# Thread: Find Polynomial from properties

1. ## Find Polynomial from properties

Hello,

I'm preparing for my final exams and I got stuck in a question concerning differentiation:

Let p(x) be a polynomial of degree four whose graph touches the x-axis at the origin and has a horizontal point of inflection at T= (2,2).
Determine p(x).

Well, I understand that the function must be of the form:

p(x) = ax^4 + bx^3 + cx^2 + dx + e

and that

p(0)=0
p'(0)=0
p(2)=2

but how do you know proceed?

I would be very gladful if someone could help me

2. Originally Posted by zimtaepfelchen
Hello,

I'm preparing for my final exams and I got stuck in a question concerning differentiation:

Let p(x) be a polynomial of degree four whose graph touches the x-axis at the origin and has a horizontal point of inflection at T= (2,2).
Determine p(x).

Well, I understand that the function must be of the form:

p(x) = ax^4 + bx^3 + cx^2 + dx + e

and that

p(0)=0
p'(0)=0
p(2)=2

but how do you know proceed?

I would be very gladful if someone could help me
Touches the x-axis at the origin means that the polynomial is of the form:

$p(x)=x^2 (ax^2+bx+c)$

and that $x=2$, $y=2$ is a point of inflection means that $p(2)=2$ and $p''(2)=0$ (is a root of odd multiplicity)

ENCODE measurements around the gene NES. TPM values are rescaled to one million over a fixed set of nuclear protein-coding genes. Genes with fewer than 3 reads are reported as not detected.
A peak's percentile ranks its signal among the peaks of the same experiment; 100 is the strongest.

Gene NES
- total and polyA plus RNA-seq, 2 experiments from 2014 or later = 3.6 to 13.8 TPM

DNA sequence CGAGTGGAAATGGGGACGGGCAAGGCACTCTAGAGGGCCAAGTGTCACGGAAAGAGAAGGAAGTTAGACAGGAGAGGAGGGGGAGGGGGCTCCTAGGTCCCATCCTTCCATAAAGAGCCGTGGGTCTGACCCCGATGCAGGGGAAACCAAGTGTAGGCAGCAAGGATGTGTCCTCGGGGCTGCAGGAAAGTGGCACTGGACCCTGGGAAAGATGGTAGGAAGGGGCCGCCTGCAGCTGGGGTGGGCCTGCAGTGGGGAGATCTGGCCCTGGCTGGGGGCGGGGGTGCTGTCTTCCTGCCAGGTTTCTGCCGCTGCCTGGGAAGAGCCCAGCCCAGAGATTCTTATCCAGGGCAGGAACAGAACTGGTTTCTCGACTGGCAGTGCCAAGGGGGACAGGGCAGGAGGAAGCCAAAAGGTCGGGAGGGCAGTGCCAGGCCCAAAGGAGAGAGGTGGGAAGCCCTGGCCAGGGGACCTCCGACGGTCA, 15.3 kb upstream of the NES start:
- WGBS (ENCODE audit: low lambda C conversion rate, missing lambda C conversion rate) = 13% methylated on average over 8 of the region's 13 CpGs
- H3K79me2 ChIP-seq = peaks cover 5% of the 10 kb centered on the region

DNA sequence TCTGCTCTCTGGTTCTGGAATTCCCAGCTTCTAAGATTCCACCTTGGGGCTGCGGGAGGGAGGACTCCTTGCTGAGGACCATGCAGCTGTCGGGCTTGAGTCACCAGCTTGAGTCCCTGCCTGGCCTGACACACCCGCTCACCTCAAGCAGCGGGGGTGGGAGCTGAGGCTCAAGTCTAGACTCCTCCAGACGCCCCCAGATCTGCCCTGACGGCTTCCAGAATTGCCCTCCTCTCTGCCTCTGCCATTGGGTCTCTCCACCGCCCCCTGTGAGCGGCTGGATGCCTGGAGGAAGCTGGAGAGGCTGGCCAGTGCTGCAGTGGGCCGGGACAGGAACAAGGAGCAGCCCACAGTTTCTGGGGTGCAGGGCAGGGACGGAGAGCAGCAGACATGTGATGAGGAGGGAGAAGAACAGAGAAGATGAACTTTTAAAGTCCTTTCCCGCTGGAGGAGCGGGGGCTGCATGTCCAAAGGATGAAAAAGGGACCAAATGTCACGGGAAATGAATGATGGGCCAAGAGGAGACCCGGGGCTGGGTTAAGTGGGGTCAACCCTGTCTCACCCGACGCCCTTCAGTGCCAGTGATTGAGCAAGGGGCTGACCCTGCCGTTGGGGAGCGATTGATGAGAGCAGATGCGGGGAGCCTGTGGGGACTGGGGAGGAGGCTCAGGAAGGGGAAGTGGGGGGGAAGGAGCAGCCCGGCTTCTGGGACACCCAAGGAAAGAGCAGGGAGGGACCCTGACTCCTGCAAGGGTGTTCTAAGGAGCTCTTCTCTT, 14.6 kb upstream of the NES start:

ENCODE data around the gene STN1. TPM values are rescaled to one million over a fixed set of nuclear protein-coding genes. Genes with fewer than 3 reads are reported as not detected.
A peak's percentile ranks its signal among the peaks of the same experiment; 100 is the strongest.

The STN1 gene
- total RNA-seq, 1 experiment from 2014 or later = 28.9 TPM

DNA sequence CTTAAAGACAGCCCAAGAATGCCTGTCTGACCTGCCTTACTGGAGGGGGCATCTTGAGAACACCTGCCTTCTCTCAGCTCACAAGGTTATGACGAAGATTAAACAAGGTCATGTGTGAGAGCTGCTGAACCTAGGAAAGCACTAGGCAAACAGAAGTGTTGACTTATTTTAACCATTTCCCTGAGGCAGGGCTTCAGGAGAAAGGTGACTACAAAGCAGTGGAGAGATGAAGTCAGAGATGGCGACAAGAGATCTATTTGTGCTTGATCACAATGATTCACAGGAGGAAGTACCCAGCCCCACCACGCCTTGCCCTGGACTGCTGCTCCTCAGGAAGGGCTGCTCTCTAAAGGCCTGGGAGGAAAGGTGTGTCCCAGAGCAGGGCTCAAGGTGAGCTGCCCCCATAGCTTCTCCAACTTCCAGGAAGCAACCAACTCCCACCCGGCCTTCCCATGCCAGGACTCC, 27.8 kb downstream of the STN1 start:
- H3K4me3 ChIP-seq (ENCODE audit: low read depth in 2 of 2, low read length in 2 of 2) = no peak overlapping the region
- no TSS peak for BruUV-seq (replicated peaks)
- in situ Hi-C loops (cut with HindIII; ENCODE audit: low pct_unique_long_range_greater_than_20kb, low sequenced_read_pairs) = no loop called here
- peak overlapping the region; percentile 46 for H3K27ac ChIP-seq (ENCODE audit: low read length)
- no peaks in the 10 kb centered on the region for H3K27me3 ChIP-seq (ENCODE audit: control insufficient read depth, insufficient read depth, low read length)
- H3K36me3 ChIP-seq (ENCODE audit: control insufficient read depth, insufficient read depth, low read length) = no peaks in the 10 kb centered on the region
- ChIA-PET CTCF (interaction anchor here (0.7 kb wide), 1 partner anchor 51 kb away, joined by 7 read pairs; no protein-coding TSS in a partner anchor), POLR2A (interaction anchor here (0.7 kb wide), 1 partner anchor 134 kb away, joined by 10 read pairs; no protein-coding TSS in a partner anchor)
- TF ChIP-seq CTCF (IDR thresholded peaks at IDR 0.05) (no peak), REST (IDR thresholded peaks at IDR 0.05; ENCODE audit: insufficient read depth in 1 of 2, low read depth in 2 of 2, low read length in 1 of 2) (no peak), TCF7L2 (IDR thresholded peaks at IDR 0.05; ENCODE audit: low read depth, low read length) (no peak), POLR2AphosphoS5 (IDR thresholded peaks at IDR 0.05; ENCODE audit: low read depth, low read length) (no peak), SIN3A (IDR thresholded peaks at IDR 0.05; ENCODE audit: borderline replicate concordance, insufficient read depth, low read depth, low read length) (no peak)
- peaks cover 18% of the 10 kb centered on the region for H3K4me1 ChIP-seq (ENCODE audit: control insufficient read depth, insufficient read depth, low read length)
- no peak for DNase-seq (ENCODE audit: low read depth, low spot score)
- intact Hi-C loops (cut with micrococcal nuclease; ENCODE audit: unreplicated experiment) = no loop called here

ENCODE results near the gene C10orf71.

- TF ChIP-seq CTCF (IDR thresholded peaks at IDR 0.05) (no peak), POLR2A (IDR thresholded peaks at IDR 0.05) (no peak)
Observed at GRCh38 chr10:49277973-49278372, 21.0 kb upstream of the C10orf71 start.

CB

3. Originally Posted by zimtaepfelchen
Hello,

I'm preparing for my final exams and I got stuck in a question concerning differentiation:

Let p(x) be a polynomial of degree four whose graph touches the x-axis at the origin and has a horizontal point of inflection at T= (2,2).
Determine p(x).

Well, I understand that the function must be of the form:

p(x) = ax^4 + bx^3 + cx^2 + dx + e

and that

p(0)=0
p'(0)=0
p(2)=2

but how do you know proceed?

I would be very gladful if someone could help me
see that x=0, that means the equation has a multiplicity of 2 roots.

use what you know about multiplicity, and you shall find the answer to those unknown variables.

4. You could also use the fact that since $\langle 2,2\rangle$ is a point of inflection, you must have $p''(2)=0.$

5. Indeed, I would probably just bootstrap my way into the solution by using differentiation all the way.

From $p(0)=0$, you can immediately conclude that your $e=0.$ Thus, your polynomial becomes

$p(x)=ax^{4}+bx^{3}+cx^{2}+dx.$

Next, you set $p'(0)=0,$ which implies that

$(4ax^{3}+3bx^{2}+2cx+d)|_{x\to 0}=0.$

From this equation, you can see that $d=0.$

Rewrite your new polynomial, and continue plugging in the equations you have.

[EDIT]: This I post merely as an alternative to CB's perfectly valid approach.